I have heard of you by the hearing of the ear: but now my eye sees you.…
Something more was needed to be wrought in Job's heart. A great work had been wrought there, when he was brought to exclaim, "Behold, I am vile." But still he must descend a step lower. The valley of humiliation is very deep, and the sufferer must go down to its very lowest point. This Job did when he spoke the words of the text. But how do these words show more humiliation than the preceding ones, "Behold, I am vile"? It is a question which may well be asked. Something was still wanting in him. And as the last confession was the end of his trial, we may still further conclude that what was wanting before was then attained. It must strike us that the last is in every respect a more full expression — a manifest expansion of the former. In that Job acknowledged his exceeding sinfulness, and was silent before God. But in this be confesses what he had overlooked before, the power and omniscience of God, and he enters into a more detailed acknowledgment of his sins. Look a little, first, into the progress of Job's inner life. His former knowledge he compares to the hearing of the ear, his latter experience to the sight of the eye. Job does not mean to express that, before this affliction, he was entirely destitute of all saving knowledge of God. The words, "I have heard of Thee by the hearing of the ear," taken by themselves, and without reference to Job's history, might mean this. His words must be understood in a comparative, not in an absolute sense. Job means to describe his progress in the knowledge of God, and this he does by comparing it to the two senses of hearing and sight. And this comparison is very instructive; for the ear, as compared with the eye, is a very imperfect medium of knowledge. Do you see, then, the difference between the two degrees of knowledge? in the first there may be tolerably clear apprehensions of God, accompanied by some fear and love. The characteristic of the second is that God's presence impresses the heart. It is the precious knowledge of God in Christ which those have who walk by living faith — who enjoy constant communion with God, who live on Jesus. Some there are who, through grace, walk in this blessed vision of God; God is near them, and they realise His nearness. To see God, remember that you must behold Him in Christ Jesus. But the increase of light, in Job's case, was followed by a depth of humiliation. Job was a believer, and therefore a penitent man long before this. It was a repentance for sins committed after he knew God — for sins of self-righteousness, of impatience, of murmuring. It is not enough to repent once only, when we are first brought to God. We need Constant repentance.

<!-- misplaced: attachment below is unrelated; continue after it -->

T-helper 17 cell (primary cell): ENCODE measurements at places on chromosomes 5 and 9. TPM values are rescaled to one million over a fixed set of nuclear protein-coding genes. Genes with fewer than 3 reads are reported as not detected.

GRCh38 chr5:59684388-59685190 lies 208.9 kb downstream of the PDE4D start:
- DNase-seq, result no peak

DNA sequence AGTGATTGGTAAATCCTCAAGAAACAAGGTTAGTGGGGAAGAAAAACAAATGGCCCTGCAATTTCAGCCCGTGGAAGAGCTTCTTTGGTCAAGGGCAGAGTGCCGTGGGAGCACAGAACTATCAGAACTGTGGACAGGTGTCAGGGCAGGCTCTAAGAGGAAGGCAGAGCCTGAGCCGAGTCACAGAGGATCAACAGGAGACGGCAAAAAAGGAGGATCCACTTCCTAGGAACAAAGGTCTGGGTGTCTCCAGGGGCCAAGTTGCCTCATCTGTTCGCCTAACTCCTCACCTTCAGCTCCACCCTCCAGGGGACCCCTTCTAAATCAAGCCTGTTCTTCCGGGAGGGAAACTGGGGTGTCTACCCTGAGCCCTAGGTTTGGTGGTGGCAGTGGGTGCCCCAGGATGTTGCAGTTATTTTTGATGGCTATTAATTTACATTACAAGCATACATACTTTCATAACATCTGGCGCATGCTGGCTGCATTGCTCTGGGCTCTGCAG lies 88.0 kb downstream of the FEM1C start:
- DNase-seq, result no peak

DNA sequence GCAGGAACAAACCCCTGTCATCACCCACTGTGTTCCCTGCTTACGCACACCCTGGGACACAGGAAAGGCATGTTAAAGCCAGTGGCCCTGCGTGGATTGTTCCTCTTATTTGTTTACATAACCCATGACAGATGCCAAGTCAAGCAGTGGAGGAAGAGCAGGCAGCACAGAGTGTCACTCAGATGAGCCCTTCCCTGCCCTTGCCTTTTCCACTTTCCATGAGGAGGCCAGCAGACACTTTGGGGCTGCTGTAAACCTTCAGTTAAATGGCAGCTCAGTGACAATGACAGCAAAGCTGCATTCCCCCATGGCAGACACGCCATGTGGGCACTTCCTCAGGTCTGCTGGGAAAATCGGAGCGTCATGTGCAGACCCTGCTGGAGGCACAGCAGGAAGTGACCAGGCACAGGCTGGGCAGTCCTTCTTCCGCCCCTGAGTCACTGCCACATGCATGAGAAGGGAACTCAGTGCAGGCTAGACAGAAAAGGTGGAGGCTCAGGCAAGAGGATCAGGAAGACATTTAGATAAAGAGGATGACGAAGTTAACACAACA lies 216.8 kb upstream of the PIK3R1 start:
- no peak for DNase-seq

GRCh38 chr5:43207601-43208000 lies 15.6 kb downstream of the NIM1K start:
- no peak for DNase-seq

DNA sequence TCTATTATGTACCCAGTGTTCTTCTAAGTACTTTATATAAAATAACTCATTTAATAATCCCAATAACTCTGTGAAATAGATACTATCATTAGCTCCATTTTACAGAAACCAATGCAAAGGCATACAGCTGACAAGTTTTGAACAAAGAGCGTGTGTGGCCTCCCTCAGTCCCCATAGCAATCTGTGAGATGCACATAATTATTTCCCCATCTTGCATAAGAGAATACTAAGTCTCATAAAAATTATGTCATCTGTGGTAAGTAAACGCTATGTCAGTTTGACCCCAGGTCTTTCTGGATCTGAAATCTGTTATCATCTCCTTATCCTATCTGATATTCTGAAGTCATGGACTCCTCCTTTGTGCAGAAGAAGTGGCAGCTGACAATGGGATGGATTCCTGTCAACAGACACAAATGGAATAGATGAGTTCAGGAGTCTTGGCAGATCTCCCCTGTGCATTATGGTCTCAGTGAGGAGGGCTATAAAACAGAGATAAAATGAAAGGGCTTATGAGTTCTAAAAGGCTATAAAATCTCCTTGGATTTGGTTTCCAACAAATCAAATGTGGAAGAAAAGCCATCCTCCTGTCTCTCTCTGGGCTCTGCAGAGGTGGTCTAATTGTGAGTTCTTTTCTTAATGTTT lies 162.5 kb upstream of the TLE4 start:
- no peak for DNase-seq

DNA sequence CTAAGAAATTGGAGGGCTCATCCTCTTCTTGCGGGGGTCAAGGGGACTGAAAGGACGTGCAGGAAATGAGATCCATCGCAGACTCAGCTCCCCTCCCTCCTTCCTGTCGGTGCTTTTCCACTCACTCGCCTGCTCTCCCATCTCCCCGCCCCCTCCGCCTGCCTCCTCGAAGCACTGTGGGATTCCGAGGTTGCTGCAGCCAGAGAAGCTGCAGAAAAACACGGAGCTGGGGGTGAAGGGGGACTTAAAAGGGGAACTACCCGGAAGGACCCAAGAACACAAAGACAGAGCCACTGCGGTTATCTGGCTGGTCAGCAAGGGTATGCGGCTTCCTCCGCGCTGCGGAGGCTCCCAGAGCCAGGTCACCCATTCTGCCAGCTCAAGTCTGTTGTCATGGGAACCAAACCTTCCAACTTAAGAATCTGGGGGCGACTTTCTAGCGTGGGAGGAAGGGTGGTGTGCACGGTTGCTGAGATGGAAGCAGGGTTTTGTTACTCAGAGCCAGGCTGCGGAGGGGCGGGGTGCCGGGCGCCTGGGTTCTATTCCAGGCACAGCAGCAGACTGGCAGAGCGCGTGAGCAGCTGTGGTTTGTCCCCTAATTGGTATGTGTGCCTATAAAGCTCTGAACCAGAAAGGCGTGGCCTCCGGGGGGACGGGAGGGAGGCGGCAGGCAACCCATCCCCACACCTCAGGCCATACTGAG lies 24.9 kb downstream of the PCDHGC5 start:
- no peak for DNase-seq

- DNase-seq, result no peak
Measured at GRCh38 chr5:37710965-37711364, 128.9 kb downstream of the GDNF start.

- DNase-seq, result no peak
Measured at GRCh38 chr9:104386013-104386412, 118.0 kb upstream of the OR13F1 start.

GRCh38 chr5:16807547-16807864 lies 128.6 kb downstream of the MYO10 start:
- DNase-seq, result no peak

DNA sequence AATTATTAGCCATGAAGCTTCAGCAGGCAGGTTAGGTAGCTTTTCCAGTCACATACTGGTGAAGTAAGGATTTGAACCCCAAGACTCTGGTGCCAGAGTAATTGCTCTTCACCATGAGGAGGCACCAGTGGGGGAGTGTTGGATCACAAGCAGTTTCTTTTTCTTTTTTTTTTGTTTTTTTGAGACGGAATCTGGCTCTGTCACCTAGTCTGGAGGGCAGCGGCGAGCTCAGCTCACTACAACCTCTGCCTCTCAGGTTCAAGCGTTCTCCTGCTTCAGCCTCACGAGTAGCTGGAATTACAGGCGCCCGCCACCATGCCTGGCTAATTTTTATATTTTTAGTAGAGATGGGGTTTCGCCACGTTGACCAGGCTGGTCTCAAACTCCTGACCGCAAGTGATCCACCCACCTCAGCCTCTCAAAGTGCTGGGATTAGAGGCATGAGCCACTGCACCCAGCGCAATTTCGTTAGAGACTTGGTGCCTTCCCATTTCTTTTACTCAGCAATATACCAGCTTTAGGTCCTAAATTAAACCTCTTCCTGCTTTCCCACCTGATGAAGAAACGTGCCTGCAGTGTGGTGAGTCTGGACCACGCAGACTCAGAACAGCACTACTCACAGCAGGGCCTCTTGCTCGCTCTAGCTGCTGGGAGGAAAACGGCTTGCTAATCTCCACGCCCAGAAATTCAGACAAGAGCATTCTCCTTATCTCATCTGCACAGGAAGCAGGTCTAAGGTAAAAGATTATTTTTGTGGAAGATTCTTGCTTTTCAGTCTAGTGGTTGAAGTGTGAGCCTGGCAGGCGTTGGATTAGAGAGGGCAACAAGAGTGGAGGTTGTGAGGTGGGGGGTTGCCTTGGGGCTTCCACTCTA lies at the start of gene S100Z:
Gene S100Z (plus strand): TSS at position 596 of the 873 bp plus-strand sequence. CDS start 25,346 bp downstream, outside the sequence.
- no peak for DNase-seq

Parallel VersesKJV: I have heard of thee by the hearing of the ear: but now mine eye seeth thee.